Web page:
How to reduce water consumption in papermaking

reduce water consumption in papermaking

In Europe, 40% of all fresh water is consumed by industry. Alongside the food, chemical, primary metal and refined petroleum industries, the paper industry is one of the heaviest water consumers. In Slovenia and Sweden, the paper industry is even the largest withdrawer of industrial water.
In the last ten years, water costs have more than doubled in some areas, causing the paper industry to take a hard look at this expenditure. When wastewater disposal costs are included, it is even more significant.

Nozzle wear means water waste

worn vs new nozzle
Figure 1: Nozzles that are worn as much as 30% (right) show no visible signs of wear

Spray nozzles are at the heart of all the applications that utilize water throughout the mill. These seemingly simple components have a significant impact on performance and operating costs in moisturizing, cleaning, lubricating, edge trimming, bleaching, knock-off, gluing and dozens of other applications.
As spray nozzles wear, their orifices become larger and, at any given pressure, the flow rate will increase. Even slight nozzle wear that can’t be detected visually can be extremely wasteful, costing tens, sometimes hundreds, of thousands of dollars annually in increased operating expenses.

Worn nozzles that spray over capacity are wasting more than just water: Electricity costs will rise due to excess pump operation, and let us not overlook chemical consumption costs, these will also increase. The following illustrates just two examples of how quickly costs can rise.


Example 1. Dryer Section Shower Increased Operating Expenses

One shower with 70 nozzles spraying a release agent on dryer felt.

New nozzles15% worn nozzles
Water€ 5,335€ 6,135
Chemicals€ 46,800€ 53,820
Electricity€ 2,667€ 3,118
Total€ 54,802€ 63,073
Increased expense for one shower€ 8,271

Therefore, any facility with six showers in the dry end would face costs increasing by almost € 50,000 annually.


Example 2. Knock-off Shower Increased Operating Expenses

One shower with 72 nozzles in the dry end of a press section operating 15% over capacity due to worn nozzles.

Additional water consumption annually124,570,640.9 litres
Increased annual cost of water an electricity for pump operation of one shower€ 65,156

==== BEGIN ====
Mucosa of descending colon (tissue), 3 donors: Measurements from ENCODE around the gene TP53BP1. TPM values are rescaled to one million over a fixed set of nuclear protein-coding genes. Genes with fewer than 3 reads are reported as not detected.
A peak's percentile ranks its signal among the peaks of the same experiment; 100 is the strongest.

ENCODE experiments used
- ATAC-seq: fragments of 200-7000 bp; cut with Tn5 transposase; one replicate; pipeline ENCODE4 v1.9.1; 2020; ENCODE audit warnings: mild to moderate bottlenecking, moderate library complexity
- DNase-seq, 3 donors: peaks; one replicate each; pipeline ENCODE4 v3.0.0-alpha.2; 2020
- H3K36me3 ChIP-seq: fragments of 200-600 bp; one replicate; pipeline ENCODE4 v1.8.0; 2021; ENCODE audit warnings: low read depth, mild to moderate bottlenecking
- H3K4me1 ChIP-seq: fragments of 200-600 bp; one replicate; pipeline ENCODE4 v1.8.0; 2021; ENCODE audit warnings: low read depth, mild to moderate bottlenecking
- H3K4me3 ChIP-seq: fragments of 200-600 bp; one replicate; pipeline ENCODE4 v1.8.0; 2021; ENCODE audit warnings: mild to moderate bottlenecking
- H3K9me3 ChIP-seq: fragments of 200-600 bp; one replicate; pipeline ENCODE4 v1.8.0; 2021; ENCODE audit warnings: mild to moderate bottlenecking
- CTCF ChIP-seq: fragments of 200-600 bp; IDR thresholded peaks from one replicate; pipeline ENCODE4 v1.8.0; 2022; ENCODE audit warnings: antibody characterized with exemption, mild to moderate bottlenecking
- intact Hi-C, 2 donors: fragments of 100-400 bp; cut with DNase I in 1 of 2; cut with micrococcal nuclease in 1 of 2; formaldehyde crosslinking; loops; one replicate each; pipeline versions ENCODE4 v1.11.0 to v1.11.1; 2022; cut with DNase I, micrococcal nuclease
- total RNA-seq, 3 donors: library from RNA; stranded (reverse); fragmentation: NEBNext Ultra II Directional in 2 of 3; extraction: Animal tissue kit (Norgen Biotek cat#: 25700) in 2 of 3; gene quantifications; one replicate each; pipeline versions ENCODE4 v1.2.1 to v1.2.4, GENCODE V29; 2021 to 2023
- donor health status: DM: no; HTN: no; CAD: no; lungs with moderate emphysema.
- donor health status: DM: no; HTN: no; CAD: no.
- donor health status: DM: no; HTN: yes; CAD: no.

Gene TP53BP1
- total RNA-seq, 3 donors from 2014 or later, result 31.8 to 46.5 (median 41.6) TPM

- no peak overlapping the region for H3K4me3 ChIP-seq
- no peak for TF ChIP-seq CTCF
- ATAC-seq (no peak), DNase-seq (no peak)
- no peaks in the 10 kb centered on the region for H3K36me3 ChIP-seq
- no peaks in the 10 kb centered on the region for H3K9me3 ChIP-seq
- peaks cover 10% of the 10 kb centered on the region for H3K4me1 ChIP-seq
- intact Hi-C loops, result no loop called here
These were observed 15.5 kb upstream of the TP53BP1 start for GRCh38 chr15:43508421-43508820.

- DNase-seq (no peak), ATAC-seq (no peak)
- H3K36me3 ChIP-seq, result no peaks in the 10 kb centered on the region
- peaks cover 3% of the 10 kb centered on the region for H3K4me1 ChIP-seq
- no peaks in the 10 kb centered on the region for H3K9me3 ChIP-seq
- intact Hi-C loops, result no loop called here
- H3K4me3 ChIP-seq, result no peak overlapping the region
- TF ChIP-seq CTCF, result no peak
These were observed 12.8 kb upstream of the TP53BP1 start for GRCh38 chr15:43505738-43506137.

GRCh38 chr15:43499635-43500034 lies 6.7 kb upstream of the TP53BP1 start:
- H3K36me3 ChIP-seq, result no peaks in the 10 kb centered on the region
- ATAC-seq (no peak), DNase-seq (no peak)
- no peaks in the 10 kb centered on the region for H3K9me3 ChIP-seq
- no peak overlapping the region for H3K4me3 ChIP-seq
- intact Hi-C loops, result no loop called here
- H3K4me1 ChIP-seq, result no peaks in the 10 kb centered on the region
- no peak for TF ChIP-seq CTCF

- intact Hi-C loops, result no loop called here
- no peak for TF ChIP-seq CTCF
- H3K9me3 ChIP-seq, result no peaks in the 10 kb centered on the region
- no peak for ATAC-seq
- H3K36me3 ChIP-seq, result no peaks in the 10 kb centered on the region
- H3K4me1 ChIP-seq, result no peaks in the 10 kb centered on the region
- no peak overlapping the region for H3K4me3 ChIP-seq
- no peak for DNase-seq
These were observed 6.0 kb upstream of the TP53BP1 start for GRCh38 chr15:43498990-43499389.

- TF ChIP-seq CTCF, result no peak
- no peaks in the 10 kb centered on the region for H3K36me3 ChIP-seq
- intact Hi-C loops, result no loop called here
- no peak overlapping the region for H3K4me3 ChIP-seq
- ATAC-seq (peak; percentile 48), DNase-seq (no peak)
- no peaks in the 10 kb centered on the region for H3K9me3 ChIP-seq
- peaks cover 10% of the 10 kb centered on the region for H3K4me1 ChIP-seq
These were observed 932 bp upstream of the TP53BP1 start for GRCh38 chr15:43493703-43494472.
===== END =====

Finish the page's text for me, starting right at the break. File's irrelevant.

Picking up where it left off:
In a facility operating ten showers, the money wasted each year soon exceeds half a million euro.


Ways to reduce water consumption:

1: Replace worn spray nozzles on a regular schedule

Worn spray nozzles are a common problem in pulp and papermaking, largely due to the chemicals and water being used. Many mills replace their spray nozzles annually. However, depending on the number and type of spray operations, the cost of replacement nozzles can be far less than the cost of wasted water – even if the nozzles are only 15 to 20% worn.

Spray Nozzle maintenance checklist

❏ Flow Rate – Each Nozzle

Centrifugal Pumps: Monitor flow meter readings to detect increases, or collect and measure the spray from the nozzle for a given period of time at a specific pressure. Then compare these readings to the flow rates listed in the manufacturer’s catalogue or compare them to flow rate readings from new, unused nozzles.
Positive Displacement Pumps: Monitor the liquid line pressure for decreases; the flow rate will remain constant.

❏ Spray Pressure

In Nozzle Manifold Centrifugal Pumps: Monitor for increases in liquid volume sprayed. (Spraying pressure is likely to remain the same.)
Positive Displacement Pumps: Monitor pressure gauge for decreases in pressure and reduction in impact on sprayed surfaces. (Liquid volume sprayed likely to remain the same). Also, monitor for increases in pressure due to clogged nozzles. Visually inspect for changes in spray coverage.

❏ Drop Size

Examine application results for changes. Drop size increases cannot be visually detected in most applications. An increase in flow rate or a decrease in spraying pressure will impact drop size.

❏ Impact

Examine application results for premature wear of the fabric and/ or paper quality problems. This can indicate an increase in impact which cannot be detected visually.

❏ Spray Pattern

Visually inspect each nozzle for changes in the uniformity of the pattern. Check spray angle with protractor. Measure the width of spray pattern on sprayed surface.

2: Change nozzle material to extend wear life and ensure optimal performance

Nozzles made from harder materials generally provide longer wear life. In addition to standard materials such as brass and stainless steel, more durable spray nozzles are often available in specialty materials, carbides or with ruby orifices.
Nozzles with a synthetic ruby orifice are frequently used for web trimming because they provide superior spray precision for a sharp, crisp edge and up to 2000 times greater wear resistance than brass. In addition, the stream remains steady even in the early stages of wear.